Volt-ampere

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## Unit

## Volt-ampere reactive

## See also

## References

This article uses material from the Wikipedia page available here. It is released under the Creative Commons Attribution-Share-Alike License 3.0.

Volt-ampere

This article may be too technical for most readers to understand. Please to make it understandable to non-experts, without removing the technical details. (December 2019) (Learn how and when to remove this template message) |

volt-ampere | |
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Apparent power (S) is the magnitude of the vector sum of real power vector (P) and reactive power vector ( jQ). | |

General information | |

Unit system | SI units |

Unit of | Apparent power |

Symbol | V?A |

Conversions | |

SI base units | 1 kg?m^{2}?s^{-3} |

A **volt-ampere** (SI symbol: **V⋅A** or **V A**; also **VA**) is the unit used for the apparent power in an electrical circuit. The apparent power equals the product of root mean square voltage and root mean square current.^{[1]} In direct current (DC) circuits, this product is equal to the real power ^{[2]} in watts. Volt-amperes are usually used for analyzing alternating current (AC) circuits. The volt-ampere is dimensionally equivalent to the watt (in SI units, 1 V⋅A = 1 W). VA rating is most useful in rating wires and switches (and other power handling equipment) for inductive loads.

For a simple electrical circuit running on direct current, the electrical current and voltage are constant. In that case, the real power (W, measured in Watts) is the product of the electrical current (A, measured in Amperes) and the voltage from one side of the circuit to the other (V, measured in Volts):

However, for alternating current, both the voltage and current fluctuate over time. The apparent power (S, measured in Volt Amps) is calculated using the root mean square voltage (V_{rms}, measured in volts) and root mean square current (I_{rms} measured in Amps):

The relationship between these two is described by the power factor. With a purely resistive load, they are the same: the apparent power is equal to the real power. Where a reactive (capacitive or inductive) component is present in the load, the apparent power is greater than the real power as voltage and current are no longer in phase. In the limiting case of a purely reactive load, current is drawn but no power is dissipated in the load.

Some devices, including uninterruptible power supplies (UPSs), have ratings both for maximum volt-amperes and maximum watts. The VA rating is limited by the maximum permissible current, and the watt rating by the power-handling capacity of the device. When a UPS powers equipment which presents a reactive load with a low power factor, neither limit may safely be exceeded.^{[3]} For example, a (large) UPS system rated to deliver 400,000 volt-amperes at 220 volts can deliver a current of 1818 amperes.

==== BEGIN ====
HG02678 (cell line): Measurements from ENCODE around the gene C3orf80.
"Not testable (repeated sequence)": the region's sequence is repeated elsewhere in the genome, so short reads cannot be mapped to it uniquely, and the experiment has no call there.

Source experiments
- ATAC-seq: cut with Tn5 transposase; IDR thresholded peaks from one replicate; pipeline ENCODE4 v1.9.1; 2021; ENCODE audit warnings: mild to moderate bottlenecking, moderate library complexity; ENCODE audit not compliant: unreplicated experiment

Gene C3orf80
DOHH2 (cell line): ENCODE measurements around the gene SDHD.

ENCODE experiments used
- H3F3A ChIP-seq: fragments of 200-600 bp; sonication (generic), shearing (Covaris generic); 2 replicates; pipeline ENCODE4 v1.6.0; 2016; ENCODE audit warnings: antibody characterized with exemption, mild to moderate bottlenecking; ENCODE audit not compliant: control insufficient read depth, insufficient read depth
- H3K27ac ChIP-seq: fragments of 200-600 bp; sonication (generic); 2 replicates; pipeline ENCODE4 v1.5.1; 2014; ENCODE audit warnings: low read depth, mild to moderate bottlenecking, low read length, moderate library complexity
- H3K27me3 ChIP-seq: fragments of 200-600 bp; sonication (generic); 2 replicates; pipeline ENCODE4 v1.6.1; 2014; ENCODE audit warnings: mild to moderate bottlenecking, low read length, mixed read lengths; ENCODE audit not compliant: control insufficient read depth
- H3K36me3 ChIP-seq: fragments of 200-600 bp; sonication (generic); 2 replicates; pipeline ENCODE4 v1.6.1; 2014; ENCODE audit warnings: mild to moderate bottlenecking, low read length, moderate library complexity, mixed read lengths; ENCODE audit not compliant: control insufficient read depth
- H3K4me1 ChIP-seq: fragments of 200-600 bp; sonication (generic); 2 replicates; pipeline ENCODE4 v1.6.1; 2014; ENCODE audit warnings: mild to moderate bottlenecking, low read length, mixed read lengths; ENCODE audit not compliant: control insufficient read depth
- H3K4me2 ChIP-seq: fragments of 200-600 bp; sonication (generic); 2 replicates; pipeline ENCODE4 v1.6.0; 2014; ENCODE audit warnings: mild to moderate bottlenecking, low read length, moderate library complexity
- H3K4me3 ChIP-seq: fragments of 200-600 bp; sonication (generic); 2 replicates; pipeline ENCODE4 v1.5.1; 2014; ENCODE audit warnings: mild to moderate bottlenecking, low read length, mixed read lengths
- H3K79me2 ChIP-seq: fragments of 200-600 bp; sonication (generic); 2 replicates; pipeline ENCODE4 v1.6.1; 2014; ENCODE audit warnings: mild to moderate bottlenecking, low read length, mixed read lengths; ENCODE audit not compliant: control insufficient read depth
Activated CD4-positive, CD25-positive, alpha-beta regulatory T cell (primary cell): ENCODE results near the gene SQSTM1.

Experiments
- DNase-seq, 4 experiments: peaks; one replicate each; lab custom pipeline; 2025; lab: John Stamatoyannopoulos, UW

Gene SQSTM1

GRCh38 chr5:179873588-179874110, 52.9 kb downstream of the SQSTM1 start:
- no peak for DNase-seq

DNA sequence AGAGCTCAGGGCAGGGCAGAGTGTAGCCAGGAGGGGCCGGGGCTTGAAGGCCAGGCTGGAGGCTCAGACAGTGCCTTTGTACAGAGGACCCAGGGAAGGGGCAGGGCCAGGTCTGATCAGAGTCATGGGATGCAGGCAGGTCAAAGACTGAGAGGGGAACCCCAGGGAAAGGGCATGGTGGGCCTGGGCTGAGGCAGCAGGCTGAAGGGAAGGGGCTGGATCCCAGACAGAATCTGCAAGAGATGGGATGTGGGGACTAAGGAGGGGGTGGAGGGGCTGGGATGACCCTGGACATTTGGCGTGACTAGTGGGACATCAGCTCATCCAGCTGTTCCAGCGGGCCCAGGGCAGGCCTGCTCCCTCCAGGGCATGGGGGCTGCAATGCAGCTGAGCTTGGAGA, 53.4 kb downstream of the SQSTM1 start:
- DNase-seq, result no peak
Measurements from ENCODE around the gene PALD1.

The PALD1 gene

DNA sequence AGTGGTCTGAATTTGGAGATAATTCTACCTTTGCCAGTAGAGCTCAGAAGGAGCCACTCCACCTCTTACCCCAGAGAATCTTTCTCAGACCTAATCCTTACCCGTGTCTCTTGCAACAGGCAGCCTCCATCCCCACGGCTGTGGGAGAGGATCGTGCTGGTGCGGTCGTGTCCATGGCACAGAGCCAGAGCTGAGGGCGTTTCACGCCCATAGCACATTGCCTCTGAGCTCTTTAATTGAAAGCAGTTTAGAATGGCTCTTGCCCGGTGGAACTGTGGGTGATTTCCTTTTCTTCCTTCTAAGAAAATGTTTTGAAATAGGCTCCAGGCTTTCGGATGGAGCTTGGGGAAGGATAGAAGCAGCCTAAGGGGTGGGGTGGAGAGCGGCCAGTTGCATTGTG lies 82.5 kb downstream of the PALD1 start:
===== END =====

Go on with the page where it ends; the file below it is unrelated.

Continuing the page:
VA ratings are also often used for transformers; maximum output current is then VA rating divided by nominal output voltage.^{[4]} Transformers with the same sized core usually have the same VA rating.

The convention of using the volt-ampere to distinguish apparent power from real power is allowed by the SI standard.^{[5]}

In electric power transmission and distribution, **volt-ampere reactive** (**var**) is a unit of measurement of reactive power. Reactive power exists in an AC circuit when the current and voltage are not in phase. The term *var* was proposed by the Romanian electrical engineer Constantin Budeanu and introduced in 1930 by the IEC in Stockholm, which has adopted it as the unit for reactive power.

Special instruments called *varmeters* are available to measure the reactive power in a circuit.^{[6]}

The unit "var" is allowed by the International System of Units (SI) even though the unit var is representative of a form of power.^{[7]} SI allows one to specify units to indicate *common sense physical considerations*. Per EU directive 80/181/EEC (the "metric directive"), the correct symbol is lower-case "var",^{[8]} although the spellings "Var" and "VAr" are commonly seen, and "VAR" is widely used throughout the power industry.

**^**Ciletti, M. D., Irwin, J. D., Kraus, A. D., Balabanian, N., Bickard, T. A., and Chan, S. P. (1993). Linear circuit analysis. In*Electrical Engineering Handbook,*edited by R. C. Dorf. Boca Raton: CRC Press. (pp.82-87)**^***IEEE 100 : the authoritative dictionary of IEEE standards terms.-7th ed.*ISBN 0-7381-2601-2, page 14**^***Watt Ratings Differs From Volt Amp Ratings*APC**^**"Transformers and VA Ratings". 2012-06-27. Retrieved 2016.**^**"SI Brochure" (8th ed.).**^**Wildi, Theodore (2002).*Electrical Machines, Drives and Power Systems*. Pearson. p. 137. ISBN 978-0-13-093083-5.**^**SI Brochure, 8th ed.**^**Council Directive on units of measurements 80/181/EEC Chapter 1.2.3., p. 6: "Special names for the unit of power: the name volt-ampere (symbol 'VA') when it is used to express the apparent power of alternating electric current, and var (symbol 'var') when it is used to express reactive electric power."

- This article incorporates public domain material from the General Services Administration document: "Federal Standard 1037C".

This article uses material from the Wikipedia page available here. It is released under the Creative Commons Attribution-Share-Alike License 3.0.

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